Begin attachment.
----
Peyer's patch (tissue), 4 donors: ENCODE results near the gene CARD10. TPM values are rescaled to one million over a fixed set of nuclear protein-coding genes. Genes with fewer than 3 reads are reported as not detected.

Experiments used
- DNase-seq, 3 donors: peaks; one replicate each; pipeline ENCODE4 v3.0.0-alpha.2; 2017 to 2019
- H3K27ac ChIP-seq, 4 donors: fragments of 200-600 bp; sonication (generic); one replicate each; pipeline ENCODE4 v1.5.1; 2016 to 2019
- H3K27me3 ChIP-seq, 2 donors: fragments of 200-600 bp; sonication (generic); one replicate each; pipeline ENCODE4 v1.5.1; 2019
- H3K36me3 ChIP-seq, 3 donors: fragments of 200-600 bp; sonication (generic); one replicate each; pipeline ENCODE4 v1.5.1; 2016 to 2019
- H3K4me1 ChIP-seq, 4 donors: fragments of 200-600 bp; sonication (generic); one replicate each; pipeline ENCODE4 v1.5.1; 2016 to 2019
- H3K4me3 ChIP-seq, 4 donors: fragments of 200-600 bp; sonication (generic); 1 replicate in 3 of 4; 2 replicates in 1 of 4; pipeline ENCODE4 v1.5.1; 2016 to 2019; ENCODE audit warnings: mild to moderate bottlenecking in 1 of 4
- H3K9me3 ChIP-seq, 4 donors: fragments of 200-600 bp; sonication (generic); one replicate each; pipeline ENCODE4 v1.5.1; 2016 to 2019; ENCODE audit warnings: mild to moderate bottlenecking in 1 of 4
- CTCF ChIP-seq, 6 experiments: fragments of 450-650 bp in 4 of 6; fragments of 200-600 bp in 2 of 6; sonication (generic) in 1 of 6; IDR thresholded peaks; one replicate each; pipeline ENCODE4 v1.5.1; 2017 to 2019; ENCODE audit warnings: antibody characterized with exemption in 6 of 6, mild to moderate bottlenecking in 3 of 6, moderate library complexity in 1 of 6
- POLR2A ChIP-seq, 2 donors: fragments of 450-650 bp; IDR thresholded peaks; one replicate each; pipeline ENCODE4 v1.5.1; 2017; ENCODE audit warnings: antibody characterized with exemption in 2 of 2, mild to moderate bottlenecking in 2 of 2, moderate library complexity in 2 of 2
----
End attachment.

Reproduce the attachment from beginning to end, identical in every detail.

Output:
Peyer's patch (tissue), 4 donors: ENCODE results near the gene CARD10. TPM values are rescaled to one million over a fixed set of nuclear protein-coding genes. Genes with fewer than 3 reads are reported as not detected.

Experiments used
- DNase-seq, 3 donors: peaks; one replicate each; pipeline ENCODE4 v3.0.0-alpha.2; 2017 to 2019
- H3K27ac ChIP-seq, 4 donors: fragments of 200-600 bp; sonication (generic); one replicate each; pipeline ENCODE4 v1.5.1; 2016 to 2019
- H3K27me3 ChIP-seq, 2 donors: fragments of 200-600 bp; sonication (generic); one replicate each; pipeline ENCODE4 v1.5.1; 2019
- H3K36me3 ChIP-seq, 3 donors: fragments of 200-600 bp; sonication (generic); one replicate each; pipeline ENCODE4 v1.5.1; 2016 to 2019
- H3K4me1 ChIP-seq, 4 donors: fragments of 200-600 bp; sonication (generic); one replicate each; pipeline ENCODE4 v1.5.1; 2016 to 2019
- H3K4me3 ChIP-seq, 4 donors: fragments of 200-600 bp; sonication (generic); 1 replicate in 3 of 4; 2 replicates in 1 of 4; pipeline ENCODE4 v1.5.1; 2016 to 2019; ENCODE audit warnings: mild to moderate bottlenecking in 1 of 4
- H3K9me3 ChIP-seq, 4 donors: fragments of 200-600 bp; sonication (generic); one replicate each; pipeline ENCODE4 v1.5.1; 2016 to 2019; ENCODE audit warnings: mild to moderate bottlenecking in 1 of 4
- CTCF ChIP-seq, 6 experiments: fragments of 450-650 bp in 4 of 6; fragments of 200-600 bp in 2 of 6; sonication (generic) in 1 of 6; IDR thresholded peaks; one replicate each; pipeline ENCODE4 v1.5.1; 2017 to 2019; ENCODE audit warnings: antibody characterized with exemption in 6 of 6, mild to moderate bottlenecking in 3 of 6, moderate library complexity in 1 of 6
- POLR2A ChIP-seq, 2 donors: fragments of 450-650 bp; IDR thresholded peaks; one replicate each; pipeline ENCODE4 v1.5.1; 2017; ENCODE audit warnings: antibody characterized with exemption in 2 of 2, mild to moderate bottlenecking in 2 of 2, moderate library complexity in 2 of 2